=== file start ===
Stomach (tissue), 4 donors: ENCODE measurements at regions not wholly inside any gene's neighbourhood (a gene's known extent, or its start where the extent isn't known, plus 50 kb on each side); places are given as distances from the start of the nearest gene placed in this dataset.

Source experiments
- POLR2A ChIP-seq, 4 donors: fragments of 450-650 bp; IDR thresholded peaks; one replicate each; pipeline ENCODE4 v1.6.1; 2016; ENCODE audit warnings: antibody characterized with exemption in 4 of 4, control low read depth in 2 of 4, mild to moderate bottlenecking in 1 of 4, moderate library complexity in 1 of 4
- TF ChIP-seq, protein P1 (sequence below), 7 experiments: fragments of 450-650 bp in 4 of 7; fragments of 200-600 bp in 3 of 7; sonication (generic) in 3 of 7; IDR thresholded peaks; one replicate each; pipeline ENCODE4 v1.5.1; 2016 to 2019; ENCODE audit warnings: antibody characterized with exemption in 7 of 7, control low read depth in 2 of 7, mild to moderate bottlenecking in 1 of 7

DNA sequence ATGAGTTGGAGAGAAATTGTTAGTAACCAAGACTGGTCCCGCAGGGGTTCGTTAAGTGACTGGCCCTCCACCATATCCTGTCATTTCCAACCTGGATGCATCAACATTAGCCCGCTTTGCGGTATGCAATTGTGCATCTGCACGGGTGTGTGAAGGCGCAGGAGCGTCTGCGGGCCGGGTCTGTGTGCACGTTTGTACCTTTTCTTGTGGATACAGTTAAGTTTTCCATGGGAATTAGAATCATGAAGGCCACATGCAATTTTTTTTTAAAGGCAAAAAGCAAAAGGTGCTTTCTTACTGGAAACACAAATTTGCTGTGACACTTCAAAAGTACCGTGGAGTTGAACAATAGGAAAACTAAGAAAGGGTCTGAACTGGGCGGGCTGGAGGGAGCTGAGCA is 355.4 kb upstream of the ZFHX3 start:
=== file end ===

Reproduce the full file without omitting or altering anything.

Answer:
Stomach (tissue), 4 donors: ENCODE measurements at regions not wholly inside any gene's neighbourhood (a gene's known extent, or its start where the extent isn't known, plus 50 kb on each side); places are given as distances from the start of the nearest gene placed in this dataset.

Source experiments
- POLR2A ChIP-seq, 4 donors: fragments of 450-650 bp; IDR thresholded peaks; one replicate each; pipeline ENCODE4 v1.6.1; 2016; ENCODE audit warnings: antibody characterized with exemption in 4 of 4, control low read depth in 2 of 4, mild to moderate bottlenecking in 1 of 4, moderate library complexity in 1 of 4
- TF ChIP-seq, protein P1 (sequence below), 7 experiments: fragments of 450-650 bp in 4 of 7; fragments of 200-600 bp in 3 of 7; sonication (generic) in 3 of 7; IDR thresholded peaks; one replicate each; pipeline ENCODE4 v1.5.1; 2016 to 2019; ENCODE audit warnings: antibody characterized with exemption in 7 of 7, control low read depth in 2 of 7, mild to moderate bottlenecking in 1 of 7

DNA sequence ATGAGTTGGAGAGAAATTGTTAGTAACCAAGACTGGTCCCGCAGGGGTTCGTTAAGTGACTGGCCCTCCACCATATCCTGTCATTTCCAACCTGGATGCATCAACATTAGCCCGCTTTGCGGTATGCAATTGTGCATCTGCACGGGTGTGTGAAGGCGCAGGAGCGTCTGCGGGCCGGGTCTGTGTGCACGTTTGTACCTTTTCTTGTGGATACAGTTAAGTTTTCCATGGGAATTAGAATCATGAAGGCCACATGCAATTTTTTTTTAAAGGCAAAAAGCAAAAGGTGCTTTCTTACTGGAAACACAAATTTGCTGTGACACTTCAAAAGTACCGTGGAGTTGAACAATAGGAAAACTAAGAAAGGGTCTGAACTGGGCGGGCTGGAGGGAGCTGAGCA is 355.4 kb upstream of the ZFHX3 start: